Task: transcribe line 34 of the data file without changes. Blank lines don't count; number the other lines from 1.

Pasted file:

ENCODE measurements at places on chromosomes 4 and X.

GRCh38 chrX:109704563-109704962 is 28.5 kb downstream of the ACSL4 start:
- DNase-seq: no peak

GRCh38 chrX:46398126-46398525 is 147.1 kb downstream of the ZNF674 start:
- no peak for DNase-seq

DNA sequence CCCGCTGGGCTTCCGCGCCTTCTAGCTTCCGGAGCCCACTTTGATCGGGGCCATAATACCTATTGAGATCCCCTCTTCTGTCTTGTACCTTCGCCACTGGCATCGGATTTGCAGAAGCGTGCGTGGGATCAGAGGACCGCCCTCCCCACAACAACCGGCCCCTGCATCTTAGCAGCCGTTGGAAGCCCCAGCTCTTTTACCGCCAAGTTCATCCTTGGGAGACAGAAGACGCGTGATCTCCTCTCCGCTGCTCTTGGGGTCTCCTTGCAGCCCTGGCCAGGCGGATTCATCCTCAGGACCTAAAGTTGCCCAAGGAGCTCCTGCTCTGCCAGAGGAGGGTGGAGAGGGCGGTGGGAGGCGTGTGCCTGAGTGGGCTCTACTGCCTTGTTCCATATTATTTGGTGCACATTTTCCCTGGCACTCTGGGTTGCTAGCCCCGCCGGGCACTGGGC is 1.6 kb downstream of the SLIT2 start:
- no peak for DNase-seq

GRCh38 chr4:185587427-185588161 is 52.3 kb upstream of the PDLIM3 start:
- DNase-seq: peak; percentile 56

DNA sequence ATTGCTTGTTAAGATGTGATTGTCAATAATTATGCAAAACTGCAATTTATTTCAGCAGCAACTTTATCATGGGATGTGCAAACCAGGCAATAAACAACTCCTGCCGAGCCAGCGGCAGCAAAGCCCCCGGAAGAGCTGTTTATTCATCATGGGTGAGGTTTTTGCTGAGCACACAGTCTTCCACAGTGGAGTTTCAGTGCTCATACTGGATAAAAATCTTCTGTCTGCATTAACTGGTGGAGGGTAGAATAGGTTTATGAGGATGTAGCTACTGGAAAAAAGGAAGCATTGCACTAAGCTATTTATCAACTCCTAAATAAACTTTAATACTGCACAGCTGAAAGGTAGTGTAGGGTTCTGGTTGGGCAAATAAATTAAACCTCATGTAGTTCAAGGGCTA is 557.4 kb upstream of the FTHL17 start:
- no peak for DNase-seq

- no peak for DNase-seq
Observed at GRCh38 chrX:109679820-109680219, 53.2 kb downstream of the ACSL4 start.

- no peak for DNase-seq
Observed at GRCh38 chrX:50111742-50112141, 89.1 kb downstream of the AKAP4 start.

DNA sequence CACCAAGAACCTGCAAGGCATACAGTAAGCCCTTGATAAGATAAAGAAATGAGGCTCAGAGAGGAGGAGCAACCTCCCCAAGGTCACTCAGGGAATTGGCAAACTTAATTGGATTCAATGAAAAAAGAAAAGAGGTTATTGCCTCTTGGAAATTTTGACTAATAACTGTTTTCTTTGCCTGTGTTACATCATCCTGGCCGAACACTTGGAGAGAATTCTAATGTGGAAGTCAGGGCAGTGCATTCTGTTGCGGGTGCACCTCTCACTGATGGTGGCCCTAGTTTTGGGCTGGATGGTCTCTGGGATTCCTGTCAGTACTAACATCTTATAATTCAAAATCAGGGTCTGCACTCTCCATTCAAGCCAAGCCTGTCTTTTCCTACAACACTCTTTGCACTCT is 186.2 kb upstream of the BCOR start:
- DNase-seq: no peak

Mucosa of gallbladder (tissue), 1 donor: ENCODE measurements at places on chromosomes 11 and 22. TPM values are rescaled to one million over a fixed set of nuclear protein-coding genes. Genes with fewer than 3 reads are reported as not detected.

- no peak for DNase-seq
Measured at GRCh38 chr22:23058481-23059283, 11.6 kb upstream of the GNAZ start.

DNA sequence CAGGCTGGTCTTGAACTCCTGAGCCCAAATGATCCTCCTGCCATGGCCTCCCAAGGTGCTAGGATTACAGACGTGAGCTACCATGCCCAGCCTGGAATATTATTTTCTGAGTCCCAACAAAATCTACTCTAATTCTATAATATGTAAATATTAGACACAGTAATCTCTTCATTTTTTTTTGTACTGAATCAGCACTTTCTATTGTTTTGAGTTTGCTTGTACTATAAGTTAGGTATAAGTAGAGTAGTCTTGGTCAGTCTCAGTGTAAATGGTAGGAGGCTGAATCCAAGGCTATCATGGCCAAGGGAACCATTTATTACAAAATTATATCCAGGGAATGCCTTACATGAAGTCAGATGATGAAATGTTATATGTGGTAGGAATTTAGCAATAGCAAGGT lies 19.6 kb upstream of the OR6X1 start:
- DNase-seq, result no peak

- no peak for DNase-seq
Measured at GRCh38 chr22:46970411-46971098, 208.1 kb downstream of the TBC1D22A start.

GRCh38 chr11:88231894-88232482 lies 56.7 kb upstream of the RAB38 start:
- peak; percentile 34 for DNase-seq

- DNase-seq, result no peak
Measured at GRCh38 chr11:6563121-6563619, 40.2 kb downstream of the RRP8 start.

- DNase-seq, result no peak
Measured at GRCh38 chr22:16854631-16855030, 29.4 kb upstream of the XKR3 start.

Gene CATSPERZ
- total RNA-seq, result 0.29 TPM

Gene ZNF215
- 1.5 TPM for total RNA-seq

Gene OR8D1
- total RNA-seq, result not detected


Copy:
- 1.5 TPM for total RNA-seq